Middle School Kids May Soon Know More About Climate Change Than Fox

Source: BES Photos via flickr

Fox Business is crying foul over Environmental Protection Agency-hosted climate change lesson plans, which it calls “propaganda.” However, the material is aligned with the National Research Council, reflects the view of the overwhelming majority of climate scientists, and covers many topics that conservative media have flagrantly misreported in the past. 

The lesson plans, which have been available online to middle school educators for months, drew conservative ire after a tweet from the EPA appeared on Fox contributor Michelle Malkin's social media aggregation site, Twitchy.com, on September 12. By the next morning, it was considered big enough news that Fox News contributor Monica Crowley covered it on Varney & Company, asking, “Are they going to tell these kids to not exhale? Because every time you exhale, that's carbon dioxide.”

The plans don't teach kids not to exhale. Instead, they explain that carbon plays a critical role in sustaining life on this planet. This is entirely uncontroversial. Nice job, Monica.

Equally uncontroversial is the view that industrial activities -- particularly the burning of fossil fuels for energy -- have led to a surplus of life-supporting gases like carbon dioxide, which has made the planet hotter -- too hot, in fact. Even many prominent climate deniers acknowledge this much.

It is no surprise that the EPA's lesson plans are grounded in good, basic science; they were adapted from material designed by preeminent scientific institutions including the National Center for Atmospheric Research, the National Oceanic and Atmospheric Administration, and the National Aeronautics and Space Administration. The material is also aligned with the National Research Council's National Science Education Standards.

Fox figures would do well to take a look at these plans. Here are three issues they cover that have proven tricky for them in the past:

Weather And Climate: What's The Difference?

The difference between weather and climate has bedeviled Fox for years. This confusion has led many figures on both Fox News and Fox Business to seize on winter storms as evidence that the earth is not warming:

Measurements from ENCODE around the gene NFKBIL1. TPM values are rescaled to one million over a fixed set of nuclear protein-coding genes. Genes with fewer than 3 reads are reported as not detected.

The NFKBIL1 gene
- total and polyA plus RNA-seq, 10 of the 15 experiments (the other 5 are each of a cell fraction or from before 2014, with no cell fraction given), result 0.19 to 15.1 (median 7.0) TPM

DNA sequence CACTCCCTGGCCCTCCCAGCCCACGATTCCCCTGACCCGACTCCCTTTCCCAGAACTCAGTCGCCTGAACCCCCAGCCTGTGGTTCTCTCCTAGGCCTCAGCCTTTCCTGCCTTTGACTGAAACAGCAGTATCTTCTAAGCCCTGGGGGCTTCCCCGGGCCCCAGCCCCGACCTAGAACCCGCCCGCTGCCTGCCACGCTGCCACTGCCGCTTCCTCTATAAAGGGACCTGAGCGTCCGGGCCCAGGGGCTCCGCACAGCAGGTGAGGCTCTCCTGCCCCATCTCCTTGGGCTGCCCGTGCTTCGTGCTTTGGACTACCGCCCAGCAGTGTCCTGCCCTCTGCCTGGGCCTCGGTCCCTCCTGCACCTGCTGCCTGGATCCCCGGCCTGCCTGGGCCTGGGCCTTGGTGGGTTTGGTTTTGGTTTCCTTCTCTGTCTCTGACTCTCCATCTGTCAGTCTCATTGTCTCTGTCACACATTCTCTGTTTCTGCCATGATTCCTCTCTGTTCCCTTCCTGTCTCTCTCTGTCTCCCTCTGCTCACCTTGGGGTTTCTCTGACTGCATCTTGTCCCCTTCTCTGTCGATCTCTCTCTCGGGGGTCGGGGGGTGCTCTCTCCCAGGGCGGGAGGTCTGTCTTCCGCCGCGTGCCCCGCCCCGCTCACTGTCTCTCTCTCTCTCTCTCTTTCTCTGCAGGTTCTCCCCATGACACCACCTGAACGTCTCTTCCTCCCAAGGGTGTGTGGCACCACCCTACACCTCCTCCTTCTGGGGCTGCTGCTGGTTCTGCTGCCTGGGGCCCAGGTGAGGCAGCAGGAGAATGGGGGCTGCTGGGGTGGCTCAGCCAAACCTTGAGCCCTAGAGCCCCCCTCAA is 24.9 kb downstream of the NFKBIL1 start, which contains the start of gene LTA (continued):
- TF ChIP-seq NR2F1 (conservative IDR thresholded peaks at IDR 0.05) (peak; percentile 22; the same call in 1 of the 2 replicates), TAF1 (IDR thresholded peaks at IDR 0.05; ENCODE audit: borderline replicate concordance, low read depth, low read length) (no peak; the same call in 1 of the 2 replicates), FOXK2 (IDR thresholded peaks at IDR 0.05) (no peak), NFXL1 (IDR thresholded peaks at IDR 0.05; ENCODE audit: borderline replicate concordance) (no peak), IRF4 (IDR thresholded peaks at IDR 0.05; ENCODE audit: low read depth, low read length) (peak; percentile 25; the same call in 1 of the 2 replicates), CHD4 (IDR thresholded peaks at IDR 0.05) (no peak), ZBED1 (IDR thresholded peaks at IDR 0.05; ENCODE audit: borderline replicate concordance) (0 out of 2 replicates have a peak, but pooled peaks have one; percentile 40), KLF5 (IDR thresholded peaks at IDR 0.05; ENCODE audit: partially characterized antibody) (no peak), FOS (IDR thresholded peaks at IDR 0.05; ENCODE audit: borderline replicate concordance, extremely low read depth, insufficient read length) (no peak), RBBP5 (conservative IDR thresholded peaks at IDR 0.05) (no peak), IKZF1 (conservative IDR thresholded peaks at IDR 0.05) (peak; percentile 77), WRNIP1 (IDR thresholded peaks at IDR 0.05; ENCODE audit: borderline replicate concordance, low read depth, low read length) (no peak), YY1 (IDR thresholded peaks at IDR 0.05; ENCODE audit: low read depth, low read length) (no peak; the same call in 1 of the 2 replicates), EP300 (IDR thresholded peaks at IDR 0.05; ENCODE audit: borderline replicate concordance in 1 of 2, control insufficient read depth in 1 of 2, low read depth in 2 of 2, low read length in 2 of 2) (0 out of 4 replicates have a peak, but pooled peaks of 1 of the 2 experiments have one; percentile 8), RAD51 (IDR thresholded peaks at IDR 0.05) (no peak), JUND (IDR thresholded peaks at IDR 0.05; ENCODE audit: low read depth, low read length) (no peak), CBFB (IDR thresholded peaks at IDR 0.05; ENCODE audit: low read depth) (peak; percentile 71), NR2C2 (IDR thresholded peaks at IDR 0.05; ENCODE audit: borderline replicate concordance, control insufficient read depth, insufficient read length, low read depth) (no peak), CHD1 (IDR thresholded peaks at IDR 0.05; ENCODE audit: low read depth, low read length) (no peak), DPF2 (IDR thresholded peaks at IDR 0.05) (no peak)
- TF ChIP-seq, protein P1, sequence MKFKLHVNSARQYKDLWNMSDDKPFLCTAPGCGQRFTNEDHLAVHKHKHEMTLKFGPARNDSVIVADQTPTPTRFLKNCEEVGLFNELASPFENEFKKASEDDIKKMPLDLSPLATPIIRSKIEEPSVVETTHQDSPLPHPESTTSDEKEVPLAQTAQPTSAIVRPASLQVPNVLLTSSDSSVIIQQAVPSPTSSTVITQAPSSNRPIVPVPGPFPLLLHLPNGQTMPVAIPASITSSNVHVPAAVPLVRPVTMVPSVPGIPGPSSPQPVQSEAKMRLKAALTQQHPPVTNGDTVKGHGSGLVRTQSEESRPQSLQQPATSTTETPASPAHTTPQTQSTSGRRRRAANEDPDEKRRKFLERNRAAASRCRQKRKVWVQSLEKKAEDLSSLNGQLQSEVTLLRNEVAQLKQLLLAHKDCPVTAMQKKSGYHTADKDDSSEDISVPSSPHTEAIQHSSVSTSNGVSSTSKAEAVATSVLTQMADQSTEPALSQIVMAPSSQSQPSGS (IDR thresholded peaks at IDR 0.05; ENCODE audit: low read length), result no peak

The EPA's lesson plan explains:

Weather is a specific event or condition that happens over a period of hours or days. For example, a thunderstorm, a snowstorm, and today's temperature all describe the weather. Weather is highly variable day to day, and from one year to the next.


Climate refers to the average weather conditions in a place over  many years (usually at least 30 years, to account for the range of natural variations from one year to the next).

Sea Level: On The Rise 

Fox News has suggested that sea level rise would account for "maybe, worst-case scenario, a few inches over a century," even as some scientists -- including those whose research has been called “overly conservative” -- have offered far more dire possibilities. Sometimes Fox treats the entire issue as a joke:

The EPA's lesson plan explains:

If people keep adding greenhouse gases to the atmosphere, the average sea level around the world by the end of this century (the year 2099) could be anywhere from 7 to 40 inches higher than it was in 2000. Sea level could rise even more if the big ice sheets in Greenland and Antarctica were to melt more quickly. If temperatures keep rising, glaciers will continue melting, and some could disappear completely.

Rising sea level is a threat to people who live near the ocean. Hundreds of millions of people around the world live in low-lying areas near the coast that could be flooded as sea level rises. Some low-lying areas will have more frequent flooding, and very low-lying land could be submerged completely.

Corals And Chemistry

Fox News completely ignores (or is entirely unaware of) ocean acidification, a phenomenon in which carbon dioxide emissions change the chemistry of our oceans, thus posing a major threat to marine life. Maybe it should take a page from the EPA and give it a little attention.

The EPA's lesson plan explains:

Over the last few decades, the amount of CO2 dissolved in the ocean has increased all over the world, and so has ocean acidity. Increasing acidity is a problem because it reduces the availability of chemicals needed to make calcium carbonate, which corals, shellfish, some types of plankton, and other creatures rely on to produce their hard skeletons and shells.